On Monday, the four-year-old company released a suite of new products marking its official entry into the email advertising arena. Today, DoubleClick announced the acquisition of a tiny, privately held Colorado company called Opt-in Email.com, which manages lengthy lists of emails belonging to potential consumers.
Now that it owns the services provided by Opt-in Email, DoubleClick will be able to launch its new line of email advertising products six months earlier than expected, said Eli Chalfin, a vice president at DoubleClick.
Financial details of the acquisition were not disclosed, except that the transaction involved stock, not cash.
Competitors, such as 24/7 Media, YesMail and NetCreations, have long been expecting DoubleClick to launch into online advertising, but they say the company is sorely lagging.
"They have a long way to go to catch up with us," said 24/7 Media vice president Michael Rowsom.
Jim Carini, a spokesman for Vernon Hill, Ill.-based YesMail, pointed out that "you can't build a database overnight for this kind of business. It'll take them a while."
Some industry analysts, however, view the Opt-in Email acquisition as a critical piece of the email advertising puzzle for DoubleClick.
"They can quickly build the technology, but not having people to target was definitely an Achilles heel for them," said Patrick Keane of Jupiter Communications.
Opt-in Email is a 17-employee operation that manages email consumer lists for more than 25 clients, including Metro-Goldwyn-Mayer, Mail.com, ShopNow.com, Microsoft and Won.com.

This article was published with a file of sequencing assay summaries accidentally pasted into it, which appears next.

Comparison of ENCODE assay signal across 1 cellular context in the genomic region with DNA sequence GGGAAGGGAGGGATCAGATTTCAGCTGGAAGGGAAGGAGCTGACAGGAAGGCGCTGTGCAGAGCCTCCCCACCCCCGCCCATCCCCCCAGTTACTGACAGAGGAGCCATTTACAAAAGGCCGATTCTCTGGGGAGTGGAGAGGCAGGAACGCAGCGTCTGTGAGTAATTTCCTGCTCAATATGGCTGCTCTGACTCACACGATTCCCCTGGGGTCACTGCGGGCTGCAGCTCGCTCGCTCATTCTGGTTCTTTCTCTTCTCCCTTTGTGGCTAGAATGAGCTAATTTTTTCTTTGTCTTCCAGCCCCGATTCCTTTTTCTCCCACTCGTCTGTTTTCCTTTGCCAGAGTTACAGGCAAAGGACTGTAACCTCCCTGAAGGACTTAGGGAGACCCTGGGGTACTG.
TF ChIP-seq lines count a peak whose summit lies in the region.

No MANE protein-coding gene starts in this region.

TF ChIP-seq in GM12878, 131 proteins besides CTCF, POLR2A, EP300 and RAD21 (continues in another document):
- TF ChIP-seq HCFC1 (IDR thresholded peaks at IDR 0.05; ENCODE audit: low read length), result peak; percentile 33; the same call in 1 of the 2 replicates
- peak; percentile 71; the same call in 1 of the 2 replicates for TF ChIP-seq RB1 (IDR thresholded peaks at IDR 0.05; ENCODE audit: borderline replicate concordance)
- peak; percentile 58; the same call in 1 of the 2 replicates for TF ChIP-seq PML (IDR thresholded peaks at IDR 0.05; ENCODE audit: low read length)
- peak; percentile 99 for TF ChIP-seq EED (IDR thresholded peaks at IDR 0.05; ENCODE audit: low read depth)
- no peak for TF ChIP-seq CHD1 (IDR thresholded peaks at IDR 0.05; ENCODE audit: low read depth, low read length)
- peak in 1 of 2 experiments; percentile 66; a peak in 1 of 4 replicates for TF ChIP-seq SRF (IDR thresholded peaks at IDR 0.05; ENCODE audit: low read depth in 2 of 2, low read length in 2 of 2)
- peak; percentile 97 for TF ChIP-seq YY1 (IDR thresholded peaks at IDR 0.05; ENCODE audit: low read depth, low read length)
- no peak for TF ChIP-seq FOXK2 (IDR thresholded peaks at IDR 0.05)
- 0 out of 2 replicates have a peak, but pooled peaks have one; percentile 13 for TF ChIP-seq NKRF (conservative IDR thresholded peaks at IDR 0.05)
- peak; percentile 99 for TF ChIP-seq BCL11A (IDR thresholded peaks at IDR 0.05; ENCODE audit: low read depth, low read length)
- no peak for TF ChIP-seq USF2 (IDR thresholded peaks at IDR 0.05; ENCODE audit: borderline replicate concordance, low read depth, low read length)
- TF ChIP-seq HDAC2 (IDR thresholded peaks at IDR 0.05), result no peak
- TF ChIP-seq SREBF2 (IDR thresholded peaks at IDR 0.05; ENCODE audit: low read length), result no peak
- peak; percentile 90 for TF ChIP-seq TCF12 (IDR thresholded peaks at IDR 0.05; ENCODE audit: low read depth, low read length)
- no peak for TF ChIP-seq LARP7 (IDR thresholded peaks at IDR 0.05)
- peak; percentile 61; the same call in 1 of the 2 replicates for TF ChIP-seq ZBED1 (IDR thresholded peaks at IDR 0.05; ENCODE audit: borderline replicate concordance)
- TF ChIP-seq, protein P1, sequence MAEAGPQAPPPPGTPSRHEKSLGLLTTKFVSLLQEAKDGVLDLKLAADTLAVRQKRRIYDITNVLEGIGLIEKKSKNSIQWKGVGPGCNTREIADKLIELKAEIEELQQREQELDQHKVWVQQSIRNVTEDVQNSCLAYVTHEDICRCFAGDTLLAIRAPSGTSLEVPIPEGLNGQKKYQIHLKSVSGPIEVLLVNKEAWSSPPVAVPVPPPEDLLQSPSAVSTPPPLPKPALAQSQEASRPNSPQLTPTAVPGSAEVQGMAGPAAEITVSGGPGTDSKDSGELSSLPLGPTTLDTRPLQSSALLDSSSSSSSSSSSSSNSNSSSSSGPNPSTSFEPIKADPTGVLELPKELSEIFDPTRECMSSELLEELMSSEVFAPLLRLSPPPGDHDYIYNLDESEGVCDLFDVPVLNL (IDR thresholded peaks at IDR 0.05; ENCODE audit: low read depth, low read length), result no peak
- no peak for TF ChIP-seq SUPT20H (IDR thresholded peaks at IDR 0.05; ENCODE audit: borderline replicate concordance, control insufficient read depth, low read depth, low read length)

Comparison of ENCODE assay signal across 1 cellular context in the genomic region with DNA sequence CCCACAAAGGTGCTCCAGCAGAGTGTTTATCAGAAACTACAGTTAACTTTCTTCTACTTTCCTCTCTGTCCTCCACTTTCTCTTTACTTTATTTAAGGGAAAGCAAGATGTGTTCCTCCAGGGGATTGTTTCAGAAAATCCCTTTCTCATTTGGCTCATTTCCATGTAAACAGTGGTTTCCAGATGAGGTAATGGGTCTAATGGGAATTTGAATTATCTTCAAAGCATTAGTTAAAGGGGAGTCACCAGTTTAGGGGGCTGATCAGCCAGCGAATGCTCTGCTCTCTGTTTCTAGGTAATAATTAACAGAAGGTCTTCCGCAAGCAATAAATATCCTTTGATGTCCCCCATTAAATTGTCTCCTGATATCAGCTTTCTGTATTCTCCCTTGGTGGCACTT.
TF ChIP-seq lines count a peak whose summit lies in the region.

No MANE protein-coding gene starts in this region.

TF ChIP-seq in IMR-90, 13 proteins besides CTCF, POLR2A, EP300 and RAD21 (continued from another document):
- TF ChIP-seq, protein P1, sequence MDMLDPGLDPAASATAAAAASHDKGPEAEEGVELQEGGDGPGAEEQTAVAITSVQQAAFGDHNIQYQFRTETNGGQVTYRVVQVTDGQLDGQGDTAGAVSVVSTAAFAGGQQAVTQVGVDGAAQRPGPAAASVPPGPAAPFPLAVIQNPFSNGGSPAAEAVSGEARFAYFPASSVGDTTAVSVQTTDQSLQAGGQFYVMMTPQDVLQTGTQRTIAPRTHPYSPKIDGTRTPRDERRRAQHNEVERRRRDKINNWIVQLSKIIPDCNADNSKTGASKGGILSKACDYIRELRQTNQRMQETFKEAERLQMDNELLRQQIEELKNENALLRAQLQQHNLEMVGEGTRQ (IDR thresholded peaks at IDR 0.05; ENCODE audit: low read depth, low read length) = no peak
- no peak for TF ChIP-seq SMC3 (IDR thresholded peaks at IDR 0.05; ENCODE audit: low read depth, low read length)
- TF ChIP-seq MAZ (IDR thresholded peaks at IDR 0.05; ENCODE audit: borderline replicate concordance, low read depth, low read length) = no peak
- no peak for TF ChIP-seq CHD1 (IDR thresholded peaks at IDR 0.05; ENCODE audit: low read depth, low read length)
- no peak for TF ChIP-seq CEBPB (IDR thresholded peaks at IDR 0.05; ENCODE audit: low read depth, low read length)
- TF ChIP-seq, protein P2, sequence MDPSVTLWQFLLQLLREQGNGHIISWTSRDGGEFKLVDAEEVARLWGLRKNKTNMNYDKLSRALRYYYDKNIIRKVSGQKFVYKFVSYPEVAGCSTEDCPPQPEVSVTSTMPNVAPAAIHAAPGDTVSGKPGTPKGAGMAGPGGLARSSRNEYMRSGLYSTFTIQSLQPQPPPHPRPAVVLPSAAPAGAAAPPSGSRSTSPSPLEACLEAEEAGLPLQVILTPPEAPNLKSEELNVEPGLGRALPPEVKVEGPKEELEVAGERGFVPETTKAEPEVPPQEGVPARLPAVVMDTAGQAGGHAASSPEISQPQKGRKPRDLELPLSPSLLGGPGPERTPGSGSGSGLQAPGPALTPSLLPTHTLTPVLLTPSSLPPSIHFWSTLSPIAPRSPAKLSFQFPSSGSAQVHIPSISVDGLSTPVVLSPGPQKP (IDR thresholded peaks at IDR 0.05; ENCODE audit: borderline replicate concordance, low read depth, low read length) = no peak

The company can send some 500,000 advertising emails an hour and has delivered more than 1.3 billion emails since it was established in mid-1995.
Its offices are only about a mile away from market researcher Abacus Direct, which recently won shareholder approval to merge with DoubleClick in a deal estimated at $1.7 billion.
The Abacus deal drew the ire of privacy groups, which worried that online consumer information would be used to beef up Abacus' database of mail-in catalogue customers. In other words, the groups feared that people seeking online information from advertisements would suddenly find themselves receiving catalogues they never wanted.
These concerns, however, have so far not been realized, analyst Keane said.
"I believe [DoubleClick] decided to scrap that piece of marrying the offline and online databases," Keane said. "Despite its obvious uses, it's been proven hard to do. There are tremendous privacy concerns."
Anti-spam organizations, too, have frowned upon DoubleClick's newly acquired power to send millions of email messages hawking wares. But company officials insist the efforts don't amount to unwanted or unsolicited ads. Users must request the information before delivery, Chaflin said.